a. It contains 10 Modules of eight cells and two modules with four cells, which leads to a total amount of 88 prismatic cells, all connected serially using screwed contacts. On top of each of the modules, a PCB is mounted, which—among other things—contains an LTC6802G-2. This IC is designed to monitor up to 12 lithium-ion cells, which are connected in series. The same PCB design is used for the module versions with four and eight cells. When used with four cells, the PCB is not fully populated, as four of eight available channels are not needed. The eight-cell modules use a second PCB to connect the second half of the module to the four remaining channels. The PCB on top of the modules is called the Cell Management Unit (CMU) in the official service manual for the car [30
]. In addition to voltage measurement, each PCB contains three temperature sensors, which are connected to a controller located next to the Linear Technology BMS IC.
Apart from the cell modules, the battery housing contains contactors (separate ones for the connection to the inverter and for DC charging), fuses, a service plug, an LEM (Freiburg im Üechtland, Switzerland) current transducer, an insulation monitor and a fan to extract cooling air. The service plug splits up the pack into two sections when it is removed. In the car, it can be found below the left hand seat. The main fuse also splits the pack in the middle. The cooling air originates from the vehicle’s air conditioning system and is partially guided by short plastic pipes and forwarded to the outside by the mentioned fan.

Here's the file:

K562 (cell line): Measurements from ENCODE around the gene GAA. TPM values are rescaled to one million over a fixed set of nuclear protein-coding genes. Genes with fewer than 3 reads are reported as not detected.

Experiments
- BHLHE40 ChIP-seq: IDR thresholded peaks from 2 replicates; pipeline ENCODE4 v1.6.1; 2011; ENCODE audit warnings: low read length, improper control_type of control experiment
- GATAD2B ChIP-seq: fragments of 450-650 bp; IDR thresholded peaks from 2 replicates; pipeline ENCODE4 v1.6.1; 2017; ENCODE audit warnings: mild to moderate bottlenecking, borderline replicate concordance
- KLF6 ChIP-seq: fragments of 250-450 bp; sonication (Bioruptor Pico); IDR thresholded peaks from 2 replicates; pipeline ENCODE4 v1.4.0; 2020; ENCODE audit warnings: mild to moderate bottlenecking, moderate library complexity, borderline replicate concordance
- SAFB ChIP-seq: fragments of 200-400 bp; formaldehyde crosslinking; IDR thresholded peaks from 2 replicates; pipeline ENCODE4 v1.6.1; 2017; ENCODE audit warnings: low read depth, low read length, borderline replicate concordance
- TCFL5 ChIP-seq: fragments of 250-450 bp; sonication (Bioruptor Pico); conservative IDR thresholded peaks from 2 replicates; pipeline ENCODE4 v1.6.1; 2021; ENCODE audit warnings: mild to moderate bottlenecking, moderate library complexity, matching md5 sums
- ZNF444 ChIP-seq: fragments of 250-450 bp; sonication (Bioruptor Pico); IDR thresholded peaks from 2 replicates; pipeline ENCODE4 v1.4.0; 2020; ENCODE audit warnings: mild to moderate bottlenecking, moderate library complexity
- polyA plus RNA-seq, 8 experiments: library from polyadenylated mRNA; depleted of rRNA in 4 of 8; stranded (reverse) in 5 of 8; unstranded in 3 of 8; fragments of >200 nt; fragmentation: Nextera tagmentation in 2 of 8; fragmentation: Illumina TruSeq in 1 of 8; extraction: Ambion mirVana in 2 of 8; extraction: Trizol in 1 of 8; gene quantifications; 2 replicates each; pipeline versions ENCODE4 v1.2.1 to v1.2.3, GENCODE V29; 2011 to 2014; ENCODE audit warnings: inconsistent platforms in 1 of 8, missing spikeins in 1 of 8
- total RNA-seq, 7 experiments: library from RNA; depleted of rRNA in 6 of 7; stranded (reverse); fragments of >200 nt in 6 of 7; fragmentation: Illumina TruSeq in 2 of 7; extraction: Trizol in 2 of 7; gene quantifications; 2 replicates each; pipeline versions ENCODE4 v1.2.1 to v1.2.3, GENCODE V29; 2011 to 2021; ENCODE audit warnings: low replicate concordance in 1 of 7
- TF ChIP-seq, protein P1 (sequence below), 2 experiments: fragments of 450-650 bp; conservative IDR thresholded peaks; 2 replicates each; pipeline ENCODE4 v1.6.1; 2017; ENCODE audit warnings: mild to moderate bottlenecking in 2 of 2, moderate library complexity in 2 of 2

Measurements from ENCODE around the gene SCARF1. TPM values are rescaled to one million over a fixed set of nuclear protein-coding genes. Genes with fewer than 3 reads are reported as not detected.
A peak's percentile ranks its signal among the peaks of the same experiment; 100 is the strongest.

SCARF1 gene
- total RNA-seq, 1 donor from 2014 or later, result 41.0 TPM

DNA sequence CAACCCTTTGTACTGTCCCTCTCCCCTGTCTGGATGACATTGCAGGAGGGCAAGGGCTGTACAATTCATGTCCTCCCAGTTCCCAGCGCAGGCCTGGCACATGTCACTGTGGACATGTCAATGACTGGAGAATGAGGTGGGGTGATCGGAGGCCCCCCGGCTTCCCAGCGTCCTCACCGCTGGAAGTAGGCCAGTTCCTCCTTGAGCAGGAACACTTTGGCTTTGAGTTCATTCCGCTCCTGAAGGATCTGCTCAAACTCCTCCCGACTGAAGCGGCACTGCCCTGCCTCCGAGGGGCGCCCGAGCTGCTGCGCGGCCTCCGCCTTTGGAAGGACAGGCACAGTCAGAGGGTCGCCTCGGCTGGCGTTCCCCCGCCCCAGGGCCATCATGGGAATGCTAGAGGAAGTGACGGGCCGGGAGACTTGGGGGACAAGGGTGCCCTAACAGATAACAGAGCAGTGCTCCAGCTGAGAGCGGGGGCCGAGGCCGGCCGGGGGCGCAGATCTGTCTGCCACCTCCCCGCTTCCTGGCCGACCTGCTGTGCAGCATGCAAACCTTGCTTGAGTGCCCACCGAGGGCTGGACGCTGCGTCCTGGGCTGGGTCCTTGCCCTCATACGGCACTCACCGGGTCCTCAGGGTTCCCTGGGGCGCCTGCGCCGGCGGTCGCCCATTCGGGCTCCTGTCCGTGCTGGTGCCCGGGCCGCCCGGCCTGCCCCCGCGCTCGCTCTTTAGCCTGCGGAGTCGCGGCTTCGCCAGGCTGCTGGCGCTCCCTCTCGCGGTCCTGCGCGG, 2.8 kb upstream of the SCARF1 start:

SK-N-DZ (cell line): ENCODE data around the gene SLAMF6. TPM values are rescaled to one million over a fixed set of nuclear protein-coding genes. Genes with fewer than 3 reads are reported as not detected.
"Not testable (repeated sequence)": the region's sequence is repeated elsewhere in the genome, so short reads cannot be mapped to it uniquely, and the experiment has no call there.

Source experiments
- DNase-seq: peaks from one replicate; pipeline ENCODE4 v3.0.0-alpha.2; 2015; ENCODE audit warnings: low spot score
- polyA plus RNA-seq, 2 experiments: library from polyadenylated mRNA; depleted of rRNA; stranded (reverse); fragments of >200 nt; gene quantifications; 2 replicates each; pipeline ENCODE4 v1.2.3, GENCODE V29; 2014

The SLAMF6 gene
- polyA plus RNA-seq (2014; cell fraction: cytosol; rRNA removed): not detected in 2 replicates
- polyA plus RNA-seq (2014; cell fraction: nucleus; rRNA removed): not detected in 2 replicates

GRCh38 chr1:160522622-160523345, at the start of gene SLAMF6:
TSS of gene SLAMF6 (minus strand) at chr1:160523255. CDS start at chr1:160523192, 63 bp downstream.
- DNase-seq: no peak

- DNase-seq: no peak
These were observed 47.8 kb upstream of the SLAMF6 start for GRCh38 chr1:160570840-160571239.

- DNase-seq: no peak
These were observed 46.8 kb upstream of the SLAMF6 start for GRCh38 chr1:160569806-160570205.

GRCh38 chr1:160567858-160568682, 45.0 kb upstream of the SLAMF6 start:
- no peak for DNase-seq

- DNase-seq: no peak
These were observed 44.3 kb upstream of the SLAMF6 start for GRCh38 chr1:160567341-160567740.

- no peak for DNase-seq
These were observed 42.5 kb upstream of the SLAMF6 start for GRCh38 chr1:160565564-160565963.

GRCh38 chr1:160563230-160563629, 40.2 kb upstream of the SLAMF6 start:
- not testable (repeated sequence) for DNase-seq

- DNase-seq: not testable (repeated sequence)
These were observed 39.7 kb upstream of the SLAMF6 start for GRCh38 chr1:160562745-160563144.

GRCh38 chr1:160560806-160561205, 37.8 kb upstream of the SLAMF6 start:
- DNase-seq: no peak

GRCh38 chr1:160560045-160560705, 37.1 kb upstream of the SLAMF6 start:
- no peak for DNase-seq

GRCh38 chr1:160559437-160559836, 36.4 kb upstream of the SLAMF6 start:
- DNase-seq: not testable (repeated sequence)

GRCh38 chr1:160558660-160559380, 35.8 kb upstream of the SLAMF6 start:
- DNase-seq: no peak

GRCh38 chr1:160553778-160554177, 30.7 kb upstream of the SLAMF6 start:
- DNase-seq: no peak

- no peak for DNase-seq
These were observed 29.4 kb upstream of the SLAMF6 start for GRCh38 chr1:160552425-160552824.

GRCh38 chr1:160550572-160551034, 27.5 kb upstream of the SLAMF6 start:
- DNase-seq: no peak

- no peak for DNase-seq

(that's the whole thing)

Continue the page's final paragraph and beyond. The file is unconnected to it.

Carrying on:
Not contained in the battery housing is the BMS master, or Battery Management Unit (BMU) [30
], which communicates to the rest of the vehicle. It is located below the rear bench seat of the vehicle. The contactors, the current transducer and the insulation monitor are connected directly to the BMU. The CMUs on top of the cell modules are connected to each other and to the BMU via an internal CAN bus. Some of the signals on the battery internal CAN bus can also be found on the car’s main CAN bus in lower resolution. Compared to the smart’s battery, which is described below, there is a lot of free space in the iMiEV’s battery housing, which may be a side effect of the air cooling.
Unfortunately, for the remaining vehicles/batteries, no documentation from the manufacturers was available, thus the information provided on the other systems is less detailed than for the i-MiEV.